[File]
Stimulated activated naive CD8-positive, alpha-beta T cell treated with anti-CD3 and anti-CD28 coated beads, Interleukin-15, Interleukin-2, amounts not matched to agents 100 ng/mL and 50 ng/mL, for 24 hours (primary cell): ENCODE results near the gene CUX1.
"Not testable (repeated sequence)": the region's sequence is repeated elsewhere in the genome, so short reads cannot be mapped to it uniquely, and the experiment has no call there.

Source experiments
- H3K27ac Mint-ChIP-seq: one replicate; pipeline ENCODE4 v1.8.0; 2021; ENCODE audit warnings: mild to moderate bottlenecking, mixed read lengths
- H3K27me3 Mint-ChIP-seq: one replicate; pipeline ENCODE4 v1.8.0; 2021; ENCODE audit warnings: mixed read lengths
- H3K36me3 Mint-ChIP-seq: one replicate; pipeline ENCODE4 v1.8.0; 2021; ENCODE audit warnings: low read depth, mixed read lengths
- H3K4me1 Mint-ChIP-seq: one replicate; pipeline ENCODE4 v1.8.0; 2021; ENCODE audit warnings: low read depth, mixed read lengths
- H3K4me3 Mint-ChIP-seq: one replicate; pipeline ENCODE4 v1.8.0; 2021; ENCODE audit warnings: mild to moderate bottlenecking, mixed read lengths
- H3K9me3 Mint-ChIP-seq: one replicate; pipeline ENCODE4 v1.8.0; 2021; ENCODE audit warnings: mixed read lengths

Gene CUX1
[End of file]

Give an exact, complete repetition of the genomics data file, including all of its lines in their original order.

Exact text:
Stimulated activated naive CD8-positive, alpha-beta T cell treated with anti-CD3 and anti-CD28 coated beads, Interleukin-15, Interleukin-2, amounts not matched to agents 100 ng/mL and 50 ng/mL, for 24 hours (primary cell): ENCODE results near the gene CUX1.
"Not testable (repeated sequence)": the region's sequence is repeated elsewhere in the genome, so short reads cannot be mapped to it uniquely, and the experiment has no call there.

Source experiments
- H3K27ac Mint-ChIP-seq: one replicate; pipeline ENCODE4 v1.8.0; 2021; ENCODE audit warnings: mild to moderate bottlenecking, mixed read lengths
- H3K27me3 Mint-ChIP-seq: one replicate; pipeline ENCODE4 v1.8.0; 2021; ENCODE audit warnings: mixed read lengths
- H3K36me3 Mint-ChIP-seq: one replicate; pipeline ENCODE4 v1.8.0; 2021; ENCODE audit warnings: low read depth, mixed read lengths
- H3K4me1 Mint-ChIP-seq: one replicate; pipeline ENCODE4 v1.8.0; 2021; ENCODE audit warnings: low read depth, mixed read lengths
- H3K4me3 Mint-ChIP-seq: one replicate; pipeline ENCODE4 v1.8.0; 2021; ENCODE audit warnings: mild to moderate bottlenecking, mixed read lengths
- H3K9me3 Mint-ChIP-seq: one replicate; pipeline ENCODE4 v1.8.0; 2021; ENCODE audit warnings: mixed read lengths

Gene CUX1